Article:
Frankston Primary School

  • area / size 8,288 sqft
  • Completed 2017
  • Location Frankston, Australia,
  • Chaulk Studio created the design for Frankston Primary School located in Frankston, Australia.

    The Frankston Primary School Early Learning Centre involved the refurbishment of a two-story art-deco schoolhouse to create an exemplar learning facility that supports 21st-century learning. Cell-like classrooms accessed by long dark corridors are converted into light, bright and exciting learning environments. The design solution creates a flexible and adaptable environment by providing a combination of teaching, break-out, wet-area and small meeting and work spaces throughout.

    The spaces are designed to be customizable with large blackboard and pinboard walls. Low-slung archways, that envoke the spirit of JR Tolkien Hobbit Houses, are employed to create a homely sense of belonging for students and an enticement to explore the space.

    Our ambition was to create an environment that enabled the School’s pedagogical philosophies whilst creating a place for students that was exciting, innovative and a place they want to be.

    The choice of colour was two-fold. In our experience classrooms can be similar to designing gallery spaces as all surfaces are used for displaying colourful teacher aids (posters etc) and student work. So we adopted a policy to keep the colours and finishes within the main teaching spaces neutral (warm whites and greys) and natural (plywood) so as to not compete with the colours and textures of the displays. However, it’s hard to imagine a school building without colour so we adopted a colour strategy for the other spaces; amphitheatre, break-out and meeting spaces. The concept of the blackboard for it’s customisability was key. We decided black was too harsh for an early learning centre so we chose a colour that was about 70% black and warm in tone. Orange was used for all the meeting spaces. The walls of the meeting rooms are clad in Autex Cube Zenith an orange pinboard material. The teal was selected as it was voted favorite colour amongst students and its used for all the bag lockers. The light pink was selected as it quietly compliments both colours and helps us to merge the two brights in the one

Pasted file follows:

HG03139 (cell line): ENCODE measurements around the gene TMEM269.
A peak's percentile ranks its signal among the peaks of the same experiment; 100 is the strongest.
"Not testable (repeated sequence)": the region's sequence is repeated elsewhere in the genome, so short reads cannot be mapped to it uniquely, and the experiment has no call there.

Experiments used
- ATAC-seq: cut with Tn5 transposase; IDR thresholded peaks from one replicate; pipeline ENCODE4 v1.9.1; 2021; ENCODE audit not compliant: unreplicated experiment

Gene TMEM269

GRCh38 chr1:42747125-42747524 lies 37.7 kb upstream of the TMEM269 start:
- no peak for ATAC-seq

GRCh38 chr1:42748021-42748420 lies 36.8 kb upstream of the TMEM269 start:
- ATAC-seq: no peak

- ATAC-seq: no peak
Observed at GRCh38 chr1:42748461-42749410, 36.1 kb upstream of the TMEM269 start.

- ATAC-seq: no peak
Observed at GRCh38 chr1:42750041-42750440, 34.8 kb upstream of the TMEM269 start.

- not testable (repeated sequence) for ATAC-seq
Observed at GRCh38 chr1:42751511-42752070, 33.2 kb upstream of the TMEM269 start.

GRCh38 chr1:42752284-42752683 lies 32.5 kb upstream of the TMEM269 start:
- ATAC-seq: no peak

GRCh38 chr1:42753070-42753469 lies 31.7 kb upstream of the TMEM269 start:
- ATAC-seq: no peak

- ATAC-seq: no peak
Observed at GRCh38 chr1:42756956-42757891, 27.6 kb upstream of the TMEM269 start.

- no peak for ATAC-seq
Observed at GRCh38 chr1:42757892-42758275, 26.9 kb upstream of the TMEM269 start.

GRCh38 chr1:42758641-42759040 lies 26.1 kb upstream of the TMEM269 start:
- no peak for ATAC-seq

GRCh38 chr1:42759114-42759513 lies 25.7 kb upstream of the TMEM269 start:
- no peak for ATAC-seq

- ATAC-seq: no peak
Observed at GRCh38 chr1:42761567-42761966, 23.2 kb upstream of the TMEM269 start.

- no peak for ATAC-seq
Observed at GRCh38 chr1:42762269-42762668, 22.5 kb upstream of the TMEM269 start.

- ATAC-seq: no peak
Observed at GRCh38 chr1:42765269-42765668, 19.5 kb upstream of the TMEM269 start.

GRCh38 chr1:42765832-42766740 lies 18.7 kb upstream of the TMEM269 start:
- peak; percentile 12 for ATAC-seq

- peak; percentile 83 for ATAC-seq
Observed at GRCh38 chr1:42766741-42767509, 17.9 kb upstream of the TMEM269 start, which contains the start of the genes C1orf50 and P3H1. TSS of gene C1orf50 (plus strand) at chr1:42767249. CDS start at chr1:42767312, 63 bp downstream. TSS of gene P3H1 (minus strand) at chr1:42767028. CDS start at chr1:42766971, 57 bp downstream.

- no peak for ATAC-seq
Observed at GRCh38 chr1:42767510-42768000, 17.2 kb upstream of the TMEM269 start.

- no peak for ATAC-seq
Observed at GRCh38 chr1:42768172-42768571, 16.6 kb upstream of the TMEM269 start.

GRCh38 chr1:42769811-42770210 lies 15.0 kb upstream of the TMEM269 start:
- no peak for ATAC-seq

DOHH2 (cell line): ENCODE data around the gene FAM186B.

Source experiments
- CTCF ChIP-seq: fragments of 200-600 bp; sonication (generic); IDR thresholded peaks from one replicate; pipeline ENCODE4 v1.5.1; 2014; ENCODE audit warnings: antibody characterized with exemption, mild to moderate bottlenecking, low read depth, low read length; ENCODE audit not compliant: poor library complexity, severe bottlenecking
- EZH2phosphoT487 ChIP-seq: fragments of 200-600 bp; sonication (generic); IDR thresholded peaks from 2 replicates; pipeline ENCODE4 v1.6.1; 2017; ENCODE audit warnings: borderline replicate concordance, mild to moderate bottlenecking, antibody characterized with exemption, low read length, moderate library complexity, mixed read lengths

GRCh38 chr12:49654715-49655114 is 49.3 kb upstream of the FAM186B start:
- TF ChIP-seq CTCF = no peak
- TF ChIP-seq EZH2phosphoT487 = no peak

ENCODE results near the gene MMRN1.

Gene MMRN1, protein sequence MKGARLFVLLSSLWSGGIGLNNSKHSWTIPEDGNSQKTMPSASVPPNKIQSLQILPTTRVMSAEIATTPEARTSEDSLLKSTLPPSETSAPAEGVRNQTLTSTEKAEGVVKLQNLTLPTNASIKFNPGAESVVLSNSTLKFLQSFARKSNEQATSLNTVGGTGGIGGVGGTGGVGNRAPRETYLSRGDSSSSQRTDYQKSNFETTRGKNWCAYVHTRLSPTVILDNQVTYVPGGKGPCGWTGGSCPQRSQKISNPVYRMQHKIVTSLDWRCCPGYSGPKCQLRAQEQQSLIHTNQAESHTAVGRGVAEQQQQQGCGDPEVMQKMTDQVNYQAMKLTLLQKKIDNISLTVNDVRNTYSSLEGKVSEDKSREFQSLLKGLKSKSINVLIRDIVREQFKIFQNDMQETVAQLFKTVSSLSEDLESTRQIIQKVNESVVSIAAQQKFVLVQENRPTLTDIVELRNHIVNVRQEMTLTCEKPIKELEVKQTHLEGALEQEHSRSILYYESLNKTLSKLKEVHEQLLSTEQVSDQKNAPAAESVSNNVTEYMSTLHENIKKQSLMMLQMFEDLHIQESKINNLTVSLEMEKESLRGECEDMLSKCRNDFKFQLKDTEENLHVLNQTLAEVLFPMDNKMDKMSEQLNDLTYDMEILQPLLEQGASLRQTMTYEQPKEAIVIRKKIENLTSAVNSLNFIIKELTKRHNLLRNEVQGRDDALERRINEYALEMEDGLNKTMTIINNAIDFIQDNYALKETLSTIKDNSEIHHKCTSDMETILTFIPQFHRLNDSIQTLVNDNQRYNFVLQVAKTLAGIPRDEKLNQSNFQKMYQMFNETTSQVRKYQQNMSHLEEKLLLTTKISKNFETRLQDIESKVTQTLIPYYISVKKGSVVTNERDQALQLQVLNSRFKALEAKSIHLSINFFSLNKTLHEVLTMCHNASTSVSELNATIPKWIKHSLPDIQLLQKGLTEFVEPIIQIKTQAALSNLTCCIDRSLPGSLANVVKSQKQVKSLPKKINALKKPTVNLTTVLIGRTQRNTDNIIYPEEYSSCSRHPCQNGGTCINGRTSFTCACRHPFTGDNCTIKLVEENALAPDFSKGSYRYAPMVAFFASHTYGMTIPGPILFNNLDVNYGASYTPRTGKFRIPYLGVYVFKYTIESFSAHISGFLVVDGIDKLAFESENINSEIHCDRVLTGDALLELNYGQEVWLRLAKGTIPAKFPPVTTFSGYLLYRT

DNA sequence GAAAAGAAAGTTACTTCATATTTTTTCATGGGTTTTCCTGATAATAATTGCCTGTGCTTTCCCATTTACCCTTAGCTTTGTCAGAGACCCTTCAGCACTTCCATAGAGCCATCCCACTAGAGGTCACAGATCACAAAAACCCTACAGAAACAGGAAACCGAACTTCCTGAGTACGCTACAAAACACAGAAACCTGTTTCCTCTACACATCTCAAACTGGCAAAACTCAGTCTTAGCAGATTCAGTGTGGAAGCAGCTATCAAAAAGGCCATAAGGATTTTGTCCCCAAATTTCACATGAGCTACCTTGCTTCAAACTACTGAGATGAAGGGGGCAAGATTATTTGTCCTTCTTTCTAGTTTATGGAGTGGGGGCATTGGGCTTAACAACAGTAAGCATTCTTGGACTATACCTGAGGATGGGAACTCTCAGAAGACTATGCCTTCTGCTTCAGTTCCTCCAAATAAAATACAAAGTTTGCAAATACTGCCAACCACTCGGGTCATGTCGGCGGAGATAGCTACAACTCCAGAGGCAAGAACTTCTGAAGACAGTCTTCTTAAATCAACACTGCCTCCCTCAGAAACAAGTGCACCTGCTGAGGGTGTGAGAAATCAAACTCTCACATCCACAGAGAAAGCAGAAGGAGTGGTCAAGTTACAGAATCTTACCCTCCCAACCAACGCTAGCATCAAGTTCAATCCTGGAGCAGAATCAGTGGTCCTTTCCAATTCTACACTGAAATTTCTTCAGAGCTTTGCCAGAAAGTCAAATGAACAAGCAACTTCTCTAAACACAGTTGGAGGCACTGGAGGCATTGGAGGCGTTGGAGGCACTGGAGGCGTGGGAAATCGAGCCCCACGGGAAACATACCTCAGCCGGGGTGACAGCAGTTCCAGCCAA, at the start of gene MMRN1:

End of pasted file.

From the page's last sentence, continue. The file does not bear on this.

Our key inspiration was the low-slung archways seen in the JR Tolkien Hobbit movies. This form seems to invoke a sense of enticement to explore and a sense of cosiness and homeliness. We used the arch form in a variety of ways in walls/thresholds between the various spaces. We also positioned elements such as meeting rooms and pods in such a way as to create a variety of shape and size spaces so students could find their own perch, be it tucked away with a small group or horsing around in a larger space. Steps in the amphitheatre, holes in walls, shelving at low height, are devices we used to invite students to engage and interact with the space.

    The planning of the fit-out was carefully thought out with respect to achieving passive supervision and good sight-lines throughout the building. We aimed to eliminate all the corridors (and loitering zones) by removing walls and incorporating the corridor zone into the main break-out spaces. Bag lockers (an area prone to bullying) are brought into the main classrooms wherever possible so the area can be supervised when children are accessing their belongings. The small meeting rooms were included and positioned in such a way as to achieve a sense of privacy for students who may require additional coaching in literacy and numeracy etc. but also where some passive supervision of these spaces (glazed openings
    overlooking adjacent spaces) is available as a protective measure for staff.

    The edges of the meeting pods are curved. Originally this was a small play on the art-deco style, however when we discussed this with the Client they wanted to retain this as a safety feature so children moving around the spaces wouldn’t run into solid corners.

    ArchitectChaulk Studio
    PhotographyJaime Diaz-Berrio